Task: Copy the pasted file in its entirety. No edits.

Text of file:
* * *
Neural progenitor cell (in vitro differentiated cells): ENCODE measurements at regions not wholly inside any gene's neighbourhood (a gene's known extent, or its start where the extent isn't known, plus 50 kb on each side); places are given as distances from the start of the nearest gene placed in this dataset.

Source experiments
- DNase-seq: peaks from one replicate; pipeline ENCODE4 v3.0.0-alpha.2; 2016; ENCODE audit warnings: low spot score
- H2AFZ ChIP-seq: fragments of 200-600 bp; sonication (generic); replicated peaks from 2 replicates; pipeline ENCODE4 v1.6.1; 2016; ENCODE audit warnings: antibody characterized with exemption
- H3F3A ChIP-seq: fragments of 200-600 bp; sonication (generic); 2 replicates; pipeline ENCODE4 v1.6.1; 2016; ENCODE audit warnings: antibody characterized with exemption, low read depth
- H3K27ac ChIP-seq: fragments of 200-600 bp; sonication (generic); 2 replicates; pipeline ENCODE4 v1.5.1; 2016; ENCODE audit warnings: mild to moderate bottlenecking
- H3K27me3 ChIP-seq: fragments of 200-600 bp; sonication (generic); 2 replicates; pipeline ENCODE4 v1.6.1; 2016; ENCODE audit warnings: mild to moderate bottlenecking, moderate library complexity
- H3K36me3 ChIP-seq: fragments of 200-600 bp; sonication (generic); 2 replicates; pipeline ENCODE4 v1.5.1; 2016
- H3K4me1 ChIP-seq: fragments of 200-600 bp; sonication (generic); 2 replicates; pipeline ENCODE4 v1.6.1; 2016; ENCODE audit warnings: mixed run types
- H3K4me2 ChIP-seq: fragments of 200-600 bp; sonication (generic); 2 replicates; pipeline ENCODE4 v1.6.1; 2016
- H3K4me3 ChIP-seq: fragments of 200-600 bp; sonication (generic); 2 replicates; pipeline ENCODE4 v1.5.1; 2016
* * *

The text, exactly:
Neural progenitor cell (in vitro differentiated cells): ENCODE measurements at regions not wholly inside any gene's neighbourhood (a gene's known extent, or its start where the extent isn't known, plus 50 kb on each side); places are given as distances from the start of the nearest gene placed in this dataset.

Source experiments
- DNase-seq: peaks from one replicate; pipeline ENCODE4 v3.0.0-alpha.2; 2016; ENCODE audit warnings: low spot score
- H2AFZ ChIP-seq: fragments of 200-600 bp; sonication (generic); replicated peaks from 2 replicates; pipeline ENCODE4 v1.6.1; 2016; ENCODE audit warnings: antibody characterized with exemption
- H3F3A ChIP-seq: fragments of 200-600 bp; sonication (generic); 2 replicates; pipeline ENCODE4 v1.6.1; 2016; ENCODE audit warnings: antibody characterized with exemption, low read depth
- H3K27ac ChIP-seq: fragments of 200-600 bp; sonication (generic); 2 replicates; pipeline ENCODE4 v1.5.1; 2016; ENCODE audit warnings: mild to moderate bottlenecking
- H3K27me3 ChIP-seq: fragments of 200-600 bp; sonication (generic); 2 replicates; pipeline ENCODE4 v1.6.1; 2016; ENCODE audit warnings: mild to moderate bottlenecking, moderate library complexity
- H3K36me3 ChIP-seq: fragments of 200-600 bp; sonication (generic); 2 replicates; pipeline ENCODE4 v1.5.1; 2016
- H3K4me1 ChIP-seq: fragments of 200-600 bp; sonication (generic); 2 replicates; pipeline ENCODE4 v1.6.1; 2016; ENCODE audit warnings: mixed run types
- H3K4me2 ChIP-seq: fragments of 200-600 bp; sonication (generic); 2 replicates; pipeline ENCODE4 v1.6.1; 2016
- H3K4me3 ChIP-seq: fragments of 200-600 bp; sonication (generic); 2 replicates; pipeline ENCODE4 v1.5.1; 2016